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BJP high command opted for a long term planning in deciding on new Chief Ministers Party is building a talent pool for preparing future Govt functionaries


By Harihar Swarup

BJP's top leadership seems to act in unconventional ways. That relates to its unexpected choice of chief ministers in three states, Vishnu Deo Sai in Chattisgarh, Mohan Yadav in Madhya Pradesh and Bhajan Lal Sharma in Rajasthan. To the public at large, and often the know-it-all media, these names could have been randomly picked up. ..

There is, however, some method (or pattern) to the apparent madness. Did anyone know that in 2001, when many names were being touted as possible successors to Keshubhai Patel, a backroom Sangh talent like Narendra Modi would be chosen as CM of Gujarat? We now cannot imagine BJP without him. The same goes for the choice of two-term Manohar Lal Khattar in , or Shivraj Sigh Chouhan (after the experiment with Uma Bharti and Babulal Gaur in 2003-05) in Madhya Pradesh.

The induction of Sai in Chattisgarh, Yadav in MP and Sharma in Rajasthan, the last two by overcoming tried-and-tested popular claimants to the job, should be seen in this light. The media is going to town saying it is about looking for the next generation of leaders. But Chouhan is hardly old at 64. His replacement, Yadav, elected three times from south Ujjain, is 58, nearly 12 years older than what Chouhan was when he was selected to lead MP in 2005. Khattar was 60 when he took as CM of Haryana in 2014.

Vasundhara Raje whose claim in Rajasthan was over looked this time, is, however, 70, but her replacement must have been the hardest for the party to arrive at since BJP does not have a large majority in the state.

So, the assumption that BJP is looking for the next generation is only partly true. There are actually four reasons why BJP makes the kind of choices it does.

Big leaders: First, whenever there is a strong central leadership, leaders in the state have to be in alignment with them, and not rival centres of power.

Experimenting: The next reason is about experimenting with new talents — where success is not guaranteed. To succeed, any new leader must be able to govern, have good ties to the organisation, and have political savvy- a difficult combo to find in one human being.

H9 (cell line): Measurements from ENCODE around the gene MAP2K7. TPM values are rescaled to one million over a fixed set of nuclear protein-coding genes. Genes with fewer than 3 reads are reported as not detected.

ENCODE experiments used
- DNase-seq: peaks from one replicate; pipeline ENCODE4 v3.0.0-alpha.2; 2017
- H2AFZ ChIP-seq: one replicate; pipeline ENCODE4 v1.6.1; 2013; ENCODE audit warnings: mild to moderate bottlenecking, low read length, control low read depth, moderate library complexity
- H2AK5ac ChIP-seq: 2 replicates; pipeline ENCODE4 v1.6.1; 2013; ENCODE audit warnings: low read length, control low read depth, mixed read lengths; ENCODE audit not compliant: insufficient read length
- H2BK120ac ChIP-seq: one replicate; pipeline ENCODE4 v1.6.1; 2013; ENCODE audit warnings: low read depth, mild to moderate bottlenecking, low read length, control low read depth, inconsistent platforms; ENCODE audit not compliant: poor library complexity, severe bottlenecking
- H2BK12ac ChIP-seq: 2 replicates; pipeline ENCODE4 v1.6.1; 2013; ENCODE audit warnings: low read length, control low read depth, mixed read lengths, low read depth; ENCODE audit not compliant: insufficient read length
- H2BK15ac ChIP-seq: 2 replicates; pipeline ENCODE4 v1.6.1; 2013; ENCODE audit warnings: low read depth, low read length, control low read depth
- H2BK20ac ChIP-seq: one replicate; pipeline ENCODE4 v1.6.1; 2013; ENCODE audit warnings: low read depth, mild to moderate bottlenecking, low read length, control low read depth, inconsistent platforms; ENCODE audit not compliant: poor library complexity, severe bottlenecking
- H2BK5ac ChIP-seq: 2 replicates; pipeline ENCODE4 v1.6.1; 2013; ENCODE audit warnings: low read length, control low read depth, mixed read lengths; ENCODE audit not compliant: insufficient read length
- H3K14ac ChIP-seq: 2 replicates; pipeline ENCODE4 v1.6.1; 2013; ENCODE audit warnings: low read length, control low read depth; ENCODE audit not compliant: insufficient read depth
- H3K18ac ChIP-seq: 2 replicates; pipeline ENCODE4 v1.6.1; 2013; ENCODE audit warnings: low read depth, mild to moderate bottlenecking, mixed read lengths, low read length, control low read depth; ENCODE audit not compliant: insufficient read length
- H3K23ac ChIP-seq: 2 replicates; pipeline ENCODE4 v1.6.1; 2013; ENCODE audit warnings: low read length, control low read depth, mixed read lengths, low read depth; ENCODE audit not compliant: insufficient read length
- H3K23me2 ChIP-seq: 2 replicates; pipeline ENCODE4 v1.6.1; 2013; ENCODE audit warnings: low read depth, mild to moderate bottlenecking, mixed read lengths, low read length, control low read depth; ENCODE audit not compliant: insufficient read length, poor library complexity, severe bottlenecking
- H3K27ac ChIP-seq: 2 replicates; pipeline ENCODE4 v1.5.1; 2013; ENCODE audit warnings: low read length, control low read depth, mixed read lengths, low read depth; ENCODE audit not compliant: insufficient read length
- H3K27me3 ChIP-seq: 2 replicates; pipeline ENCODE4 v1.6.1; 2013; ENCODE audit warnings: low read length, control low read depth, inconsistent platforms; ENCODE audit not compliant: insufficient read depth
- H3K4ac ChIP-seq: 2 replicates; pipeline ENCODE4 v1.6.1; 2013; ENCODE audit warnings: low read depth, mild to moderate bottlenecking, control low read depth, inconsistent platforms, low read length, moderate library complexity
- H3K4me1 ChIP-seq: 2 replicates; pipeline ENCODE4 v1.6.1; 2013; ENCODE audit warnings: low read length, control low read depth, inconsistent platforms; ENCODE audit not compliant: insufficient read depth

Bench strength: Unlike Congress, which has had many years in power and hence has the bench strength for heading governments of ministries, BJP did not have this depth when Modi took over in 2014. Hence the need to create a long-term bench for future leadership and government positions.

Vote arithmetic: BJP is seeking to build a lasting electoral coalition of Hindu castes and communities. And, this can happen only if dominant interests in various states see the party as the right ladder to advance their own political careers.

Social engineering: Chhattisgarh's Sai is a tribal, and his two deputies are from OBC (Arun Sao) and Brahmin (Vijay Sharma) communities. In MP deputies Rajendra Shukla and Jadish Deva are Brahmins and scheduled caste respectively while CM Yadav is an OBC. MP CM Yadav could also be a signalling device for neighbouring UP, where Yadavs are mostly not with, BJP. Narendra Singh Tomar, a Rajput and till recently in the central cabinet, will be speaker in MP. Sharma in Rajasthan is a Brahmin, and his two deputies are Rajput and Dalit. While this pattern of balancing community faces is not unique to BJP, the party was one of the earliest to experiment with social engineering after the country was Mandalised.

Overlooked talent pool: there is, however, one strength special to BJP; it has an additional pool of talent to tap for positions in government and the party. Most parties have three sources of potential leaders; core insiders, external inductees, and previously apolitical talent from bureaucracy or the corporate sector: BJP has one more source and that is the Sangh Parivar. (IPA Service)


The Northlines is an independent source on the Web for news, facts and figures relating to Jammu, Kashmir and Ladakh and its neighbourhood.

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